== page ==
We would park within 10-15 minutes walking distance of the attraction and slowly walk towards it, admiring beautiful architecture and observing local people: how they talk, their facial expressions, what they wear, etc. We would get to talk to them – whether it was a security guy in our building, a waitress in the restaurant, or a person in line for freshly baked croissants. We loved to connect with people, hear their experiences and listen to their recommendations in regards to what to do in their home town. Connecting with people was a very important part of learning the city.
We strolled around Old Montreal, Le Plateau, ate delicious meals in local restaurants, took coffee breaks in very cute coffee shops. Cafe Le Moineau Masque, located at La Plateau, was our favorite from Marie-Eve’s list. Located on a very quiet street, this cafe has a wonderful interior design, delicious espresso beverages and a very cozy French terrace to enjoy your coffee outside. Montreal is an excellent place for foodies, by the way!
In between strolls and eating, we enjoyed a waterfront view, rested on the benches in multiple city parks and green areas while our toddler explored Montreal in her own way.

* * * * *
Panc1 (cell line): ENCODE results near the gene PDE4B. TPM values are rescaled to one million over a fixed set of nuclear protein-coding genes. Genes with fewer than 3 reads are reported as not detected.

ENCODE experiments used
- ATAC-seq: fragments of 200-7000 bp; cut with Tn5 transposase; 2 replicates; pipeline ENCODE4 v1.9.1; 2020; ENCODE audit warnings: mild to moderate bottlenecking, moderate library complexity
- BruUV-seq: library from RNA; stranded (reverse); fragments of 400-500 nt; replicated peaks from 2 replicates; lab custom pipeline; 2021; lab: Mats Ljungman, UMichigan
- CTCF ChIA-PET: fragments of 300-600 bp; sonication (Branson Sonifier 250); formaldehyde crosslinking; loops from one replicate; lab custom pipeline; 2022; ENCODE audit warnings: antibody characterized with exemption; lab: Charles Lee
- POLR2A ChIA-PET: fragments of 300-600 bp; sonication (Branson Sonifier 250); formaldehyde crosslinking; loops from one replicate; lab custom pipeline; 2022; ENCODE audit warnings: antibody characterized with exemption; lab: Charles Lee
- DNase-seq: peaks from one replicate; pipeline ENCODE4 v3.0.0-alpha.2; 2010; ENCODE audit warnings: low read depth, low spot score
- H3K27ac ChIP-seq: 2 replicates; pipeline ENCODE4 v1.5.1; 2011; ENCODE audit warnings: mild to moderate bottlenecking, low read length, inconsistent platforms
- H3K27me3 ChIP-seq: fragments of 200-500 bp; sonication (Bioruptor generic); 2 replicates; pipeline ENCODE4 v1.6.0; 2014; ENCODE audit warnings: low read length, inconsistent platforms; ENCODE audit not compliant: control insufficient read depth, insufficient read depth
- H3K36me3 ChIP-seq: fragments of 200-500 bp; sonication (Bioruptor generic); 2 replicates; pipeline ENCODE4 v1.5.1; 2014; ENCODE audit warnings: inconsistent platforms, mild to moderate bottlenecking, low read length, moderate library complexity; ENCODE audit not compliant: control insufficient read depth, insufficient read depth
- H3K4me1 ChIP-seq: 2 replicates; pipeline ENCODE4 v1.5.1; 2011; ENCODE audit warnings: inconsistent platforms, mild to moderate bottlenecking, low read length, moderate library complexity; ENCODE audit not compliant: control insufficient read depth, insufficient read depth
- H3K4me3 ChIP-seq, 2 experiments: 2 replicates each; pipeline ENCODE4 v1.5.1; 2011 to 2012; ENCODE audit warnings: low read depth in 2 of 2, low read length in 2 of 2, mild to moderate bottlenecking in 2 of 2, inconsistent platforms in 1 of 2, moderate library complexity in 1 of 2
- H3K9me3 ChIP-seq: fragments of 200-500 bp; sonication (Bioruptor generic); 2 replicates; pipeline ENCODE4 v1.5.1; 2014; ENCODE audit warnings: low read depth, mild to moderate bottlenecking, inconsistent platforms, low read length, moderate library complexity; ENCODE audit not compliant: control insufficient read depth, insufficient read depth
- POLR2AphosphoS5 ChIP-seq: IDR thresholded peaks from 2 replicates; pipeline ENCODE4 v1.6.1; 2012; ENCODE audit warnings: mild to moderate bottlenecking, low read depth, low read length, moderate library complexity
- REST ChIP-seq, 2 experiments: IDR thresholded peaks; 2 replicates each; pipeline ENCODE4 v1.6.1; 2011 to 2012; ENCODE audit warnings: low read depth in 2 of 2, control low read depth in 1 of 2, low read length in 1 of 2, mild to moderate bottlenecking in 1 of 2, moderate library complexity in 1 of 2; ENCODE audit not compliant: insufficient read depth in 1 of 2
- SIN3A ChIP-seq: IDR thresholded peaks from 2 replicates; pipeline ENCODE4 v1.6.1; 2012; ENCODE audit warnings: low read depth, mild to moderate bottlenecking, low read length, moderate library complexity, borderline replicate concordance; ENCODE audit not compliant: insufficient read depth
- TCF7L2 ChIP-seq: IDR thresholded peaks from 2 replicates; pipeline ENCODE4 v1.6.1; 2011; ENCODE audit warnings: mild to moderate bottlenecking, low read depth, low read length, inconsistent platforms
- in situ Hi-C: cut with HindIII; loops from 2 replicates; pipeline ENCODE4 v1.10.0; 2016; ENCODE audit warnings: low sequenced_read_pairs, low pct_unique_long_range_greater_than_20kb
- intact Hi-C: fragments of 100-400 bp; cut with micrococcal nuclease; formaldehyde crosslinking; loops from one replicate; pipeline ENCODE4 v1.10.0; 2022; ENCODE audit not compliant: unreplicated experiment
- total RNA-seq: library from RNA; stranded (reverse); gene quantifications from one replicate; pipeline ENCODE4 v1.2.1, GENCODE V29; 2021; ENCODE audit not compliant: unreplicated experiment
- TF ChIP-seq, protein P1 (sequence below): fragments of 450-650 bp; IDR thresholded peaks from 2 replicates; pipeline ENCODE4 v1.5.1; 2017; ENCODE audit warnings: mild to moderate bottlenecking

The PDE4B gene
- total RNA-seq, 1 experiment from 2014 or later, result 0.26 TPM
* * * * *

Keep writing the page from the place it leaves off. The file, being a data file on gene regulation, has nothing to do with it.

We really loved La Fontaine Park. Whether you go there with kids or on your own – you will enjoy it. There are some activities for kids and the opportunity to relax for adults.
Food shopping and more relaxing
Every day we would end up going to the local Atwater market to get fresh croissants for breakfast. We even felt little bit like locals. Especially when the person behind the counter would address you in their regular tone, “Bonjour, madam.” Unfortunately, I could not say much beyond “Bonjour! Trois croissants, s’il vous plait,” but most of the time I would say, “Je ne parle pas Francais,” and they would switch to English.
The market is located by the riverside. After shopping for produce and baked goods, we hung out at the picnic area which has an ice cream place with a sand playground for kids, and a lounge and picnic tables for parents. Don’t worry; you won’t need to bring your own toys, there are some at the playground already for kids to share. So parents can relax, enjoy conversations, and observe their kiddos having a blast in the sand.
When we were leaving the city, we felt like we had spent more than three days there. That one slow day equaled a week for us. We were open to the experience. We let Montreal sounds, tastes, and smells surround us and reveal its culture and story. By doing less, we actually learned more. Now that we have adopted this way of travelling, we could never go back to pre-planned travel when every activity is scheduled and there is no time for unexpected experiences. I am not insisting that it is a perfect system for everyone. No, especially if you want to stay in your comfort zone. But as a person who used to be a frantic type of the tourist, I think there is no way to learn the culture while you are occupied running around to collect documentary proof that you’ve been there.
Also published on Medium.